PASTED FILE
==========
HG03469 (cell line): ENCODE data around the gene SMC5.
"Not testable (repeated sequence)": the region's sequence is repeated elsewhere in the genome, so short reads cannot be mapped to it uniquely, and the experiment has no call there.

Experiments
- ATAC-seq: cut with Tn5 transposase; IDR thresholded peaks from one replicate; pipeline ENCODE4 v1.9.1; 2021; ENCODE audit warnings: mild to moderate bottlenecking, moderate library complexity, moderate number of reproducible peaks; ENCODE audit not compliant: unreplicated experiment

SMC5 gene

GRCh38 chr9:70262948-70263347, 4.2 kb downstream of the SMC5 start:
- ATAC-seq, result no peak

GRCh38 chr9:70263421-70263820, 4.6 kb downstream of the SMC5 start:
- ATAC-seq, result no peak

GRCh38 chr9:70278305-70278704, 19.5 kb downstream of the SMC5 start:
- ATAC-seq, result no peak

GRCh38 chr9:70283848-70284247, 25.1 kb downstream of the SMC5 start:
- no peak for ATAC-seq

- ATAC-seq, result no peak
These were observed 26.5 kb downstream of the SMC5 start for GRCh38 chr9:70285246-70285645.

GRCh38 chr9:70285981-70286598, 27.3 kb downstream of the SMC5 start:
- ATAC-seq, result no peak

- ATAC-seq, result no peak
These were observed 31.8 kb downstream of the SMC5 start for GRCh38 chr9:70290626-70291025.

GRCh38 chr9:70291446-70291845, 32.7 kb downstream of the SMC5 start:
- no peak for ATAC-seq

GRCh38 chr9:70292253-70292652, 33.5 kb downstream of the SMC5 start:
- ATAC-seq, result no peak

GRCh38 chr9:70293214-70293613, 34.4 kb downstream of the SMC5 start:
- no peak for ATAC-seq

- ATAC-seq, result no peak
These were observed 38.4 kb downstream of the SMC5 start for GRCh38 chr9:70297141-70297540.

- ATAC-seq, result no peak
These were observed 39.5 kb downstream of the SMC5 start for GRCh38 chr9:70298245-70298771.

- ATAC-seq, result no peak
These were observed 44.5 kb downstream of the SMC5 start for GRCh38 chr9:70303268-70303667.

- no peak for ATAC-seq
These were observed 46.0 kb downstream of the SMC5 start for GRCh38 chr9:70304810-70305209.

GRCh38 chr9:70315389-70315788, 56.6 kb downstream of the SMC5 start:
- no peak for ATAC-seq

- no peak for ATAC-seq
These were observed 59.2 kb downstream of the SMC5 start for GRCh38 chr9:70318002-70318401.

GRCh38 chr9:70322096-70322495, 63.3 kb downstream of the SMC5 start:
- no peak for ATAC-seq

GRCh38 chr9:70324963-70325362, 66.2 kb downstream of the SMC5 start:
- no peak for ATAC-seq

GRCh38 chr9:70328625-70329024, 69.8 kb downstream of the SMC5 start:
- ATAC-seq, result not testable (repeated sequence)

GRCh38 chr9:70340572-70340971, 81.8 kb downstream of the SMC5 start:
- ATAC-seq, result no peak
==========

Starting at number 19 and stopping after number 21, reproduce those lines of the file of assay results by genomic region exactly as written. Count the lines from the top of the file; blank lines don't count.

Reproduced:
These were observed 31.8 kb downstream of the SMC5 start for GRCh38 chr9:70290626-70291025.

GRCh38 chr9:70291446-70291845, 32.7 kb downstream of the SMC5 start:
- no peak for ATAC-seq